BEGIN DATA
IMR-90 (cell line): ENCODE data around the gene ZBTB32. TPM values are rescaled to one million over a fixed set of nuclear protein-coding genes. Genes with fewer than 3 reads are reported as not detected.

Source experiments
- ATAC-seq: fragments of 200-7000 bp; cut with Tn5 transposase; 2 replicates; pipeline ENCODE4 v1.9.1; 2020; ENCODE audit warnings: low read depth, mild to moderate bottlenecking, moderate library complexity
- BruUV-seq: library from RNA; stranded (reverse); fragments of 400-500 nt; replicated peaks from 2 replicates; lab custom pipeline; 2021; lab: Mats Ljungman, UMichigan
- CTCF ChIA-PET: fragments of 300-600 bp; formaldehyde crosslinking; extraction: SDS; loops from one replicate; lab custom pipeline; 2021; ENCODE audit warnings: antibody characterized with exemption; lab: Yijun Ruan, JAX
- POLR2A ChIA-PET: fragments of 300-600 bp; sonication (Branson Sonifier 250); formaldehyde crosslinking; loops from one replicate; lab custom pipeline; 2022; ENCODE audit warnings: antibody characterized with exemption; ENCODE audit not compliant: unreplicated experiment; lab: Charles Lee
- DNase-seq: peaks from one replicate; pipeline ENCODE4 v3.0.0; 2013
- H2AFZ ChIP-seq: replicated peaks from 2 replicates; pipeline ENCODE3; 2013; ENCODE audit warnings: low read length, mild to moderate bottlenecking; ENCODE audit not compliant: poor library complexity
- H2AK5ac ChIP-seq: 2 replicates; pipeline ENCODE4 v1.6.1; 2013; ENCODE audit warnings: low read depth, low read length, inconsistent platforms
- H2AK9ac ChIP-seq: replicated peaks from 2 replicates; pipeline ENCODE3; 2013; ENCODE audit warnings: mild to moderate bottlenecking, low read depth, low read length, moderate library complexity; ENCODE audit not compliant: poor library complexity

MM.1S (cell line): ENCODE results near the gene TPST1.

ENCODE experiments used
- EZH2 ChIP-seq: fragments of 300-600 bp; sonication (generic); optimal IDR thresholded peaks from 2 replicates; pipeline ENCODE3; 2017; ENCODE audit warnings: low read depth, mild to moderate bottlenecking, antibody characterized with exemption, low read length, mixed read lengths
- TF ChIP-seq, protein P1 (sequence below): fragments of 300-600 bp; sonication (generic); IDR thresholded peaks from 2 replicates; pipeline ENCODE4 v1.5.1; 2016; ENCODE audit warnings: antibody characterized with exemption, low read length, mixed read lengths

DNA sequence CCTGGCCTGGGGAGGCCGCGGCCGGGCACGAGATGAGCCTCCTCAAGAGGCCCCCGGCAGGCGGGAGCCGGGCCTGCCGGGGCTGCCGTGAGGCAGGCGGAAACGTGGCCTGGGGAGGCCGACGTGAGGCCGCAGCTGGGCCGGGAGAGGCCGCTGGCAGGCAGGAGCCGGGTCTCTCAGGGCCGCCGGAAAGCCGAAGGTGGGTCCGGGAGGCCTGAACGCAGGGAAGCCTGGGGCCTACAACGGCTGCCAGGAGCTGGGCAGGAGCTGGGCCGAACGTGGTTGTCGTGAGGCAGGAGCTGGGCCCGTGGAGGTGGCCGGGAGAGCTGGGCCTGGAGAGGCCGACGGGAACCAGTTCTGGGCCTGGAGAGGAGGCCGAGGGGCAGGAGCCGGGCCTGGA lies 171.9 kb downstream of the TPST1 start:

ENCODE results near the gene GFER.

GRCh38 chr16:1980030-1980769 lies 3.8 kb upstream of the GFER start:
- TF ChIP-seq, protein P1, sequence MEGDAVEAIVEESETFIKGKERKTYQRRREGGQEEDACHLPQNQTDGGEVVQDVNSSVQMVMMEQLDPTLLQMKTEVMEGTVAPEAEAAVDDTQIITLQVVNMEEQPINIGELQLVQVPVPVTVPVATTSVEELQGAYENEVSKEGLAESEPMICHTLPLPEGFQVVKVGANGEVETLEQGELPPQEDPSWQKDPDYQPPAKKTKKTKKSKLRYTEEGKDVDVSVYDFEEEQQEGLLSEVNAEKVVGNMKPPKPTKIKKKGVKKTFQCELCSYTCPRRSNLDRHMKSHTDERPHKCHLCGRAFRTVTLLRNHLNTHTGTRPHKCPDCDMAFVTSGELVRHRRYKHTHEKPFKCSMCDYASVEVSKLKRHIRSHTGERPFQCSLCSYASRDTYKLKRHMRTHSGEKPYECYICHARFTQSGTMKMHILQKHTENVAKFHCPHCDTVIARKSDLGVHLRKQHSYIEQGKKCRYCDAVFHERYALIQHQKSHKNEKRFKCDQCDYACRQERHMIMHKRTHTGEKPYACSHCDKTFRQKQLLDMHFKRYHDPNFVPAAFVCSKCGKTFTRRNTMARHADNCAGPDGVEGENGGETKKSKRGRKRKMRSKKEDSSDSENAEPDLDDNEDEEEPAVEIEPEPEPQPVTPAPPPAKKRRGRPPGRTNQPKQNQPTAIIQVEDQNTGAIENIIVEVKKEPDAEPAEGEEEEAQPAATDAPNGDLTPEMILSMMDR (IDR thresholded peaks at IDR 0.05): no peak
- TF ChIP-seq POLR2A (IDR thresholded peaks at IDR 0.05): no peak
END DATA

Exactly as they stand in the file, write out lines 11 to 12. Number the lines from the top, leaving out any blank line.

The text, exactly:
MM.1S (cell line): ENCODE results near the gene TPST1.

ENCODE experiments used